[quote=“DSN”]And, most appropriately, I see my 200th post turns me into a “shoe-wielding legislator”. Spot on, Forumosa.[/quote]DSN -
Go Get "em!

The floor is yours! :bravo:

Superb post, brianlkennedy! :bravo: :bravo: :bravo: Very enjoyable!

[quote=“brianlkennedy”]The general theory seems to be:
Name recognition matters (which is true in any democracy)
Since legislators rarely pass any legislation that matters, their name is rarely in the papers (i.e. you do not have things like the Sarbanes-Oxley Act; which puts the legislators name on the front page)
So how to get name recognition?
Get your name in the paper for holding the left flank in a KMT v. DPP food fight or getting in a slap fight with Diane “Left Hook” Lee.[/quote]
Maybe I’m being too optimistic, but there is a chance that the reform of the legislature will improve this. Consider this fact:

In Taoyuan in the 2004 elections there were 28 candidates campaigning for 11 legislative seats. One of the candidates got elected with just over 4% of the vote.

In that environment, what Brian says above is very true: get your name in the newspapers, and even if 90% of the electorate think you’re an idiot, you’ve still got 10% of the vote which is more than enough to get elected.

In the next election, there will be 2 (maybe 3) serious candidates standing for a smaller constituency. In that environment, not only is there more chance that the electorate will know something about the candidates, but any extreme behaviour could piss off the moderate voters who you need to get elected. If you know one candidate is famous for his biandang throwing in the legislature, but know nothing about the other candidate, who do you vote for?

Well if fighting gets you into office and gets you props(respect), then Chen Shui Bien should getting ready to RUMBLE with Song and Lian :smiley:

If the Sanchong legal eagle is correct, which I believe he is, they’ll vote for the dipstick. And they’ll do it happily. So I suppose that yes, the Taiwanese DO get the government they deserve.

Brian and David’s points are well taken on the source of the LY circus. Only passing references from both, however, to the role of the single vote non-transferable voting (SVNT) system as regards the basic origin of this mess. Getting your head-up via fair means or foul is important in Taiwan as while there are multiple reps per constituency, the voter only gets one tick on the ballot. There are no means to redistribute votes from candidates who have already reached their quota as in a proportional voting system. This means that individual reps not only have to get their head-up above reps from other parties, but those from their own party as well. It’s a recipe for a chronic lack of party discipline and media stunts. These days it’s the blues that are making all the noise, but the greens were just as rowdy back in the 1990s.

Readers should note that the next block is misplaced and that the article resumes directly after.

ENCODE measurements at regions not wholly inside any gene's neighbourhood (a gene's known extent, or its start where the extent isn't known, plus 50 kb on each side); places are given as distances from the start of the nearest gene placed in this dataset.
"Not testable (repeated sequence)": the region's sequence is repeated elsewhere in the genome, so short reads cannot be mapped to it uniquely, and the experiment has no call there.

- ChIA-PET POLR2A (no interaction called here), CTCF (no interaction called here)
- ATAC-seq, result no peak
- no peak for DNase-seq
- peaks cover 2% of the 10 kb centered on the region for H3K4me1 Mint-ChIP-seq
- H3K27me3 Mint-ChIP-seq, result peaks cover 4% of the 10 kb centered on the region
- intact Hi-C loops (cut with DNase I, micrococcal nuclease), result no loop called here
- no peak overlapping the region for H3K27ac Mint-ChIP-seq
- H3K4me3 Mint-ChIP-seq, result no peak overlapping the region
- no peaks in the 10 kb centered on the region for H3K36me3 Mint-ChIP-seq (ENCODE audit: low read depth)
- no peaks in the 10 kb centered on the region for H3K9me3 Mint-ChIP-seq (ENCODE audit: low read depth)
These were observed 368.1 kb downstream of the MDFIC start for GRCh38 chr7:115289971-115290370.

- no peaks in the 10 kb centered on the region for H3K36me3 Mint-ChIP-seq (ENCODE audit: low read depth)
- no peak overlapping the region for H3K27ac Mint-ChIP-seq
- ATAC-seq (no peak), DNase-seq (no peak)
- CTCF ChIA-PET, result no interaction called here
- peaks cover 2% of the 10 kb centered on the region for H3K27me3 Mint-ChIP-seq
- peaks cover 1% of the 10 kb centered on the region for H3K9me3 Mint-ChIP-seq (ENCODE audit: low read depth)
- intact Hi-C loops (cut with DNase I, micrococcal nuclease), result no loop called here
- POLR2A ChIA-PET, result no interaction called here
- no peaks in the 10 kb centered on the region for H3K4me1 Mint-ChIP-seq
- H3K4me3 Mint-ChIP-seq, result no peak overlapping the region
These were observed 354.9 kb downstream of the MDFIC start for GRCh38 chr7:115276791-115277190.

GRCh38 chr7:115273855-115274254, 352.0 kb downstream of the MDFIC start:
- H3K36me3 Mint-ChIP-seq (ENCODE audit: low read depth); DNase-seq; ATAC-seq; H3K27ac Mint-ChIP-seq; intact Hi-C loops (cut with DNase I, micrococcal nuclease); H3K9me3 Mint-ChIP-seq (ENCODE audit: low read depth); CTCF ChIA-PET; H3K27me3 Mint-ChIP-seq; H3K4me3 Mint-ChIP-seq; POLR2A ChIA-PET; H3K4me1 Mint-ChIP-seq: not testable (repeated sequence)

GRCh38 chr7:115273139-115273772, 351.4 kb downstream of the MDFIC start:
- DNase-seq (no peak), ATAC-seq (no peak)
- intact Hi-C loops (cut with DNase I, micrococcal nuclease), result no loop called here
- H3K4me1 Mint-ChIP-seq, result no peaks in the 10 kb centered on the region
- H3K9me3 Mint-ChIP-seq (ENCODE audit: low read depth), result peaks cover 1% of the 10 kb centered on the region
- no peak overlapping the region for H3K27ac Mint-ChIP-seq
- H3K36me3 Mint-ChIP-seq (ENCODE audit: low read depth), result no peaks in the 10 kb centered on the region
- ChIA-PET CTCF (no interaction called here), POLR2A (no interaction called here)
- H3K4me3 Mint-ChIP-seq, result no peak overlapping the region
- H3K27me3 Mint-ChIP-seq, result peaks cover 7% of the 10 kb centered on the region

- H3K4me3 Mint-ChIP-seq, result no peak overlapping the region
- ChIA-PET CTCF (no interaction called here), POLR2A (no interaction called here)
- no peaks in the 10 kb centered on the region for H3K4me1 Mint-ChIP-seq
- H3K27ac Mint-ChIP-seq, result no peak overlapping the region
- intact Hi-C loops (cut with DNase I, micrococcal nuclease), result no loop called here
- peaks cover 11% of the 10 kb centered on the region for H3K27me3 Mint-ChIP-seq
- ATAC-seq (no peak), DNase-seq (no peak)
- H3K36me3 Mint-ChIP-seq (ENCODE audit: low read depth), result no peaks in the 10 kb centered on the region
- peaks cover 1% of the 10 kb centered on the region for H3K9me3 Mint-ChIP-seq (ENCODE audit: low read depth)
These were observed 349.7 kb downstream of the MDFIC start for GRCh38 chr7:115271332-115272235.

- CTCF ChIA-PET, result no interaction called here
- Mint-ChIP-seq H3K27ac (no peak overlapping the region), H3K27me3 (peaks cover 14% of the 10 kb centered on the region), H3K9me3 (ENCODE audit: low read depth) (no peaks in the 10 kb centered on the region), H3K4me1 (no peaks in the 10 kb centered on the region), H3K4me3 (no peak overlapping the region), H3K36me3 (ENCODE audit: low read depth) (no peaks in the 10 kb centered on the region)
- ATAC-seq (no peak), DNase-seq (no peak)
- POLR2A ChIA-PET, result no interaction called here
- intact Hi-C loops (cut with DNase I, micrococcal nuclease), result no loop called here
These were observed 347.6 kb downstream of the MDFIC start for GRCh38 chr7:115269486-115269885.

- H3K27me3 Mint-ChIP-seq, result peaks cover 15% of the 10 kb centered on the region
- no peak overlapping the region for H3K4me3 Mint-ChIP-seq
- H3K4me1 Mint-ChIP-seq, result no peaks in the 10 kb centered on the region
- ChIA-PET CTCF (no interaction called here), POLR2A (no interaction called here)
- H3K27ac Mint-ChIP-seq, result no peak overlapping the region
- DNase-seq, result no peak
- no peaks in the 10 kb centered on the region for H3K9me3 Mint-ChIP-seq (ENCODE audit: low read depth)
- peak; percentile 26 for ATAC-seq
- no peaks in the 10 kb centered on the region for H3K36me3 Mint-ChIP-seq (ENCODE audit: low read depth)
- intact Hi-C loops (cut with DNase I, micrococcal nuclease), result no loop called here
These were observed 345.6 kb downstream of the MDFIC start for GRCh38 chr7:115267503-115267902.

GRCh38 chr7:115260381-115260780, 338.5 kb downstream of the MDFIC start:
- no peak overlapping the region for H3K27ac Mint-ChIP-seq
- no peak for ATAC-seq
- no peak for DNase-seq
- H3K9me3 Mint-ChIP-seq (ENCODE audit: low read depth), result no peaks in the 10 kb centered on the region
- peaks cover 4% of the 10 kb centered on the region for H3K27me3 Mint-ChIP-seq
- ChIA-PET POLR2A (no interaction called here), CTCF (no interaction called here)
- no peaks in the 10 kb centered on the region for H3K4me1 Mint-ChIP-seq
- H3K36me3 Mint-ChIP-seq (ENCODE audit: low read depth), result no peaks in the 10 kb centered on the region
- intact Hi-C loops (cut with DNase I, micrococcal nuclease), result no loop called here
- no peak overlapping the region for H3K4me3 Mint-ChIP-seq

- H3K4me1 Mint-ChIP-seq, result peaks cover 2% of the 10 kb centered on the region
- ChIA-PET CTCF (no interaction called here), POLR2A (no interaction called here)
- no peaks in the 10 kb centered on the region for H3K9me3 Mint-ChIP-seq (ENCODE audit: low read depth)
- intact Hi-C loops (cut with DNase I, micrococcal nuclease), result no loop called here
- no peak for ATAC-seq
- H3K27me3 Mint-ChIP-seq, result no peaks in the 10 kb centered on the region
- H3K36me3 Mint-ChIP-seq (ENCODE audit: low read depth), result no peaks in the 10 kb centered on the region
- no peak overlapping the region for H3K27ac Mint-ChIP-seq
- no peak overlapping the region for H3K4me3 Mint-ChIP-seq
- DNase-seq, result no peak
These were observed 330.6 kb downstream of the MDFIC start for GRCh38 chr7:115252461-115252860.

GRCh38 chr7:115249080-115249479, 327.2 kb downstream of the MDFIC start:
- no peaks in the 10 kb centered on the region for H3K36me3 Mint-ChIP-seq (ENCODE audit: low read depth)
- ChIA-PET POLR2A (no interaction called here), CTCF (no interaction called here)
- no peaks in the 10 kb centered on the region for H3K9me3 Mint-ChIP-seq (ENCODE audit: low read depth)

The interesting question here for me is what are the current political incentives given that the voting system is about to be changed… I caught a brief report in the Zhongguo Shibao the other day about the looming fight over constituency boundaries (sorry, can’t recall the date of it). While the constitutional changes authorizing the intro of single-rep constituencies has been given the nod (at the NA sitting earlier this year), there is still some LY approval required for the new boundaries. As I understand it, the CEC draws up the distribution formula, comes up with a map, and the LY makes it law. If this is correct, it means the LY battle to get your head-up is now on for young and old…

Think about it: in the current LY session, you are not only competing with other reps for votes, but you also trying to appeal to as wide an audience as possible to avoid a nasty redistribution of your electoral base when the constituency boundaries are set. Only this way can you guareentee a seat back in the newer, smaller LY after the 2007 election. The gloves are off. If you’re a new fish in the pond (and last year’s LY election gave us quite a few of those), you have between now and the intro of the CEC legislation to get your head on national TV. When is the CEC legislation due? I’m really not sure, and perhaps others are in the same boat: if you are Jo Citizen rep from Chiayi, first time on the block, and completely in the dark about the electoral race you will have to fight in 2007, what the hell are you going to do? No wonder the place is madhouse.